Manning an oil rig while handling flammable substances, maintaining utility lines with electrical power surging through the wires and working in manufacturing facilities with fire-spewing machines are some of the most dangerous jobs in modern history. The threat of risk, however, has not stopped global demand for oil, electricity or manufactured goods. But it has prompted us to develop ways to conduct some of the most dangerous work safer.
These jobs come with a lengthy list of procedures to prevent and handle accidents, and anyone in these industries is familiar with the abbreviated term PPE – personal protective equipment. It’s the barrier that keeps workers safe from the harmful elements they come in contact with every day. Of course, everyone hopes that the PPE will never have to actually perform, but in case it does, its reliability is crucial.
Bulwark Protective Apparel, the leading maker of flame-resistant clothing in North America, knows what’s at risk when it comes to PPE, which is why the company keeps nearly all of its manufacturing processes in house.
“We are somewhat unique for an apparel company in that most apparel companies outsource their manufacturing,” explains Stan Jewell, vice president and general manger. “But flame resistant clothing is more than just apparel. It’s protective equipment and it’s safety equipment. We feel it’s critical to have traceability throughout our whole network. If there is a shirt or coverall that an end user at Exxon Mobil is wearing, we can look at their tag and tell you the exact history all the way back to the bale of cotton it came from.”
It’s something that companies in the three sectors Bulwark serves – oil and gas, electrical utilities and manufacturing – are demanding more and more. If an accident occurs, for instance, companies want to know that the PPE performed as its specifications said it would. Jewell says having information regarding the materials and testing used in each product has avoided many a lawsuit.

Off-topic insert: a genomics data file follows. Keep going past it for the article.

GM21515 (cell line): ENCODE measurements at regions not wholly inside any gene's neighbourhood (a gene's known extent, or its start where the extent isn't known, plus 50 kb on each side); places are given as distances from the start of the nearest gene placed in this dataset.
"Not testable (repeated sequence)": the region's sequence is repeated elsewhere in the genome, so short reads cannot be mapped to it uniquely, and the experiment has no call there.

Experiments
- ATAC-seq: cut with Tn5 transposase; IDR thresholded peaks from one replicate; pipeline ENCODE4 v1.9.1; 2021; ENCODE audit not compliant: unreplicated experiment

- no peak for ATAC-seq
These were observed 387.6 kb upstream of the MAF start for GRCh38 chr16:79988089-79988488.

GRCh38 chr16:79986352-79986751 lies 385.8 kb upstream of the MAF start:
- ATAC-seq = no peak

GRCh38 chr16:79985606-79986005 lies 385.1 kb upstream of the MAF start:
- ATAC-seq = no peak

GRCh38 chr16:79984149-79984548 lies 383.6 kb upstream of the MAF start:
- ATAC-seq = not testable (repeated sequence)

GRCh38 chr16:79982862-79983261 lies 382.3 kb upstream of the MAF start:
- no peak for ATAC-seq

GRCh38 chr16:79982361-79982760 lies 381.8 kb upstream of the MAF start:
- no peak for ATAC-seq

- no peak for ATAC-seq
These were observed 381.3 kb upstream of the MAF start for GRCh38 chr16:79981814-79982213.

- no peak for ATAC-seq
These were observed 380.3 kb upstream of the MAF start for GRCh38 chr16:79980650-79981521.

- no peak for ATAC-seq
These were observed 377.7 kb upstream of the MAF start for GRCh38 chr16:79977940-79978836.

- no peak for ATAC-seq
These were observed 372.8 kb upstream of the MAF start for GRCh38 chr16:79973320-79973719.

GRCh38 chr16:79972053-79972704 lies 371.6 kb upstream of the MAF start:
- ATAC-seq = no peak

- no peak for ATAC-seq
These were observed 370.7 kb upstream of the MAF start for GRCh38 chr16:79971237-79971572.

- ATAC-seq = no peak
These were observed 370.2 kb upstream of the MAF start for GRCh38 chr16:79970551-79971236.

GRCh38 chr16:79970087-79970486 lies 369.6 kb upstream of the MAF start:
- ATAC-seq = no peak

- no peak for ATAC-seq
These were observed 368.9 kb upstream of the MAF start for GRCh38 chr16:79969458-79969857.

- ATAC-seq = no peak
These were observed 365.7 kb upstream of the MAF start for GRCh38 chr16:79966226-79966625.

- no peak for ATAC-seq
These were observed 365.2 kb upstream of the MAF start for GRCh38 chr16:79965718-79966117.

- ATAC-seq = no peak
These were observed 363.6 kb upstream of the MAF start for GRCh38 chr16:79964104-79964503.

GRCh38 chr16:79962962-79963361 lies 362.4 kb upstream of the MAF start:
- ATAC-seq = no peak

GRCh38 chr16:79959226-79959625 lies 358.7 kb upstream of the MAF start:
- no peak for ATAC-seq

Having the right PPE is also something that the government is imposing more stringently. Jewell, who monitors industry trends of its customer core, says that during Democratic administrations, such as the one in Washington, D.C., today, OSHA tends to take a more active role in enforcing compliance of its safety procedures. The right PPE is one way companies stay within OSHA’s good graces.
“The responsibility of Bulwark is that flame resistant apparel carrying our label will meet the performance requirements of the specifications and standards as stated on the garment labels and in our product literature,” the company says. “As long as our laundry instructions are followed, the flame resistance of Bulwark garments is guaranteed for the life of the garment.”
Designed for continuous wear, Bulwark’s products meet the requirements specified in American Society for Testing and Materials (ASTM) International Standard F2302-08 for labeling protective clothing as heat and flame resistant. They also meet the performance requirements of National Fire Protection Association Standard 70E; Electrical Safety Requirements for Employee Workplaces, 2009 Edition; ASTM Standard F1506-02a; and Flame Resistant Materials for Wearing Apparel for Use by Electrical Workers Exposed to Momentary Electric Arc and Related Thermal Hazards. Because these fabrics are flame resistant, they are also acceptable under the OSHA Final Rule 1910.269, which lays out guidelines related to electric power generation, transmission and distribution.
Equipment that protects and meets government standards is what Bulwark’s customers are looking for. Maintaining its strength in meeting the customers’ needs will become even more crucial as Bulwark plans to expand into new markets.
“We have been the market leader in North America for a while, and about 95 percent of our revenue comes from the United States and Canada,” Jewell says. “But we are focused on global expansion, as well. We’ve opened a new office in Dubai and have new distribution there to capitalize on the oil and gas market in the Middle East and in northern Africa. We’re also working to expand in Latin America, as well. Those are two things that will help in our global growth, which is a big part of our plan.”
In order to make sure it delivers on its customer’s expectations in current and new markets, Bulwark maintains autonomy of its manufacturing process but also leverages the resources of its parent company, VF Corp.
The Perfect Parent
VF Corp. defines itself as a lifestyle apparel company. Its portfolio consists of a number of fashion brands such as 7 For All Mankind, Wrangler, Lee and Splendid. It also owns some of the most recognized brands in outdoor clothing and sportswear such as The North Face, Vans, Jansport and Nautica. Bulwark falls within the parent company’s VF Imagewear Inc., which encompasses all of its workforce brands such as Red Kap, the leader in industrial work wear.